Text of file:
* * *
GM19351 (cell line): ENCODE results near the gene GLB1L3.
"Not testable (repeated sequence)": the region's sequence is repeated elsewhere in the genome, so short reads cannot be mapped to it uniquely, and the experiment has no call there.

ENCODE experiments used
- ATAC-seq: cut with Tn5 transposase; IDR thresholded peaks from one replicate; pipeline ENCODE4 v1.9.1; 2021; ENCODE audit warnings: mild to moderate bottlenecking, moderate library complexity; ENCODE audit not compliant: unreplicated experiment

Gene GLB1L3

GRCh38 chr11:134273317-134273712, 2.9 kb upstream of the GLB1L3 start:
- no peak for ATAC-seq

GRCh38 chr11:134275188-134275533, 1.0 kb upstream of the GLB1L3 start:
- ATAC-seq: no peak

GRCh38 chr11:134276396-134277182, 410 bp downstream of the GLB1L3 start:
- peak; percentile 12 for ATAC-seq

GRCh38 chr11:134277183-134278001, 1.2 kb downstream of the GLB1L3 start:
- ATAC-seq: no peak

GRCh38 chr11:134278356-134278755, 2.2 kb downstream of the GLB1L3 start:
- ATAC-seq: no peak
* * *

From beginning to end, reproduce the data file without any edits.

GM19351 (cell line): ENCODE results near the gene GLB1L3.
"Not testable (repeated sequence)": the region's sequence is repeated elsewhere in the genome, so short reads cannot be mapped to it uniquely, and the experiment has no call there.

ENCODE experiments used
- ATAC-seq: cut with Tn5 transposase; IDR thresholded peaks from one replicate; pipeline ENCODE4 v1.9.1; 2021; ENCODE audit warnings: mild to moderate bottlenecking, moderate library complexity; ENCODE audit not compliant: unreplicated experiment

Gene GLB1L3

GRCh38 chr11:134273317-134273712, 2.9 kb upstream of the GLB1L3 start:
- no peak for ATAC-seq

GRCh38 chr11:134275188-134275533, 1.0 kb upstream of the GLB1L3 start:
- ATAC-seq: no peak

GRCh38 chr11:134276396-134277182, 410 bp downstream of the GLB1L3 start:
- peak; percentile 12 for ATAC-seq

GRCh38 chr11:134277183-134278001, 1.2 kb downstream of the GLB1L3 start:
- ATAC-seq: no peak

GRCh38 chr11:134278356-134278755, 2.2 kb downstream of the GLB1L3 start:
- ATAC-seq: no peak